Why Solo-Concert Going is a Delight

Treat yo-self to yo-self

Nothing personal to my friends, but when I told you that I was going to see Harry Styles all by my lonesome because the only paired tickets during pre-sale I could get were in the nosebleeds (looking at you, Ticketmaster’s random seat selection), it was only partially true.

I actually just wanted to go alone.

It’s a great thing to go out and do things with friends, and for obvious reasons. Sharing experiences with others builds bonds, great memories, and also gives you someone to talk to while you scroll through Instagram, again. I mean that is what life’s all about, right?

All that aside, there’s something to be said about liberating yourself from the expectations and desires of others, allowing yourself to fully submerge into something without it being tainted by another’s enjoyment or lack thereof. The amount of times in my life I’ve settled on what to eat or where to sit simply to avoid the discomfort when there’s even a hint of disagreement is not a number I’m proud of.

Like it or not, I’m a people pleaser, and as time has proved has mostly resulted in negative consequences on myself. Over the years I’ve learned to speak up for myself and express my opinion on various decisions, but even still I find myself cautiously suggesting ideas all the while hoping my friend/family member/bumble date won’t hate me for being the source of their displeasure.

About a year ago I started to go to various shows alone. It started out as a concert no one else wanted to go to, then a movie I bought a ticket for last minute, but quickly grew into something greater.

This time was purely mine. I could show up when I wanted. Stand where I wanted. Dance how I wanted. Leave how and when I wanted. It’s a vulnerable and liberating time that everyone should gift themselves with at least once.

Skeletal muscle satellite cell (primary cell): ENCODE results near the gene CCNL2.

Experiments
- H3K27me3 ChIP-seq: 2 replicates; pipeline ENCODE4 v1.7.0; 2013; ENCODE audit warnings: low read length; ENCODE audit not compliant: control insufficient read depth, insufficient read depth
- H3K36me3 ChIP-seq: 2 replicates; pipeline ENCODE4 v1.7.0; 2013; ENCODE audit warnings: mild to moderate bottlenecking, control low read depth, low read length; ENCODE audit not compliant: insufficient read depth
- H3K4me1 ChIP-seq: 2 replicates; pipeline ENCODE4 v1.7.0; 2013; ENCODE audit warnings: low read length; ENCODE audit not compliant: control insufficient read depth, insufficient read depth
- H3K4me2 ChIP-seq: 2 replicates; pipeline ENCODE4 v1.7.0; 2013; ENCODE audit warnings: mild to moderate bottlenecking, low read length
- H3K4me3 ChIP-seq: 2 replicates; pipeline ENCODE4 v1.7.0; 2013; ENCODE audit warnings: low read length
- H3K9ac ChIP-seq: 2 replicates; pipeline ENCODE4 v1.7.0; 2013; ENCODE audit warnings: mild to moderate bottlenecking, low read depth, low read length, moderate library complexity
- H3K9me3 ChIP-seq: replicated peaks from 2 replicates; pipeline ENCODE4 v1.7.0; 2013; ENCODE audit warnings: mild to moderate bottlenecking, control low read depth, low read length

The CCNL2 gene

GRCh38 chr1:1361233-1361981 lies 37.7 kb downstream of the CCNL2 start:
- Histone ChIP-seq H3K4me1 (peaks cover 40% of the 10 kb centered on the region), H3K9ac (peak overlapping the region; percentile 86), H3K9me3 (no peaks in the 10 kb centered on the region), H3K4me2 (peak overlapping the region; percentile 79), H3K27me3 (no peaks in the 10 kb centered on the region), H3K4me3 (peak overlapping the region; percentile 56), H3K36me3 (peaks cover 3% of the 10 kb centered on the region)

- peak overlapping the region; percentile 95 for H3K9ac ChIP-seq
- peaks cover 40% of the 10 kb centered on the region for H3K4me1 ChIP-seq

So, on June 24, 2018, I walked out of my apartment headed towards metro into the late summer sun with “Kiwi” playing like my personal soundtrack in a John Hughes film.

After waiting on the platform for the metro to arrive, I boarded by myself, but with likeminded souls who were no doubt headed to Capital One Arena as well (shoutout Harry fam). We exited together, soon finding ourselves amongst a mob of 20-somethings in Gallery Place.

Earplugs still playing I waited in line by myself. Moved through security by myself.

I immediately went to the merch line and picked out the shirt and poster I had decided on online earlier that day.

Finally making it to my seat, I entered section 106. “Down the stairs to your left,” I was told. My seat was just five rows back from the smaller stage Harry would no doubt come out to later.

I went to the bottom and asked a girl to take my photo. She missed my boots and the main stage, but that’s alright. I’m just impressed I asked a stranger. I’ve never done that before.

Back at my seat I waited, forcing myself to stay off my phone as much as possible to observe it all as a mother and daughter sat down next to me. We began to chat, the girl was in college.

“Did you come by yourself?” She asked. “Yup, I just wanted to come alone” I replied.

As Harry Styles slowly appeared, I screamed alongside 18,277 others.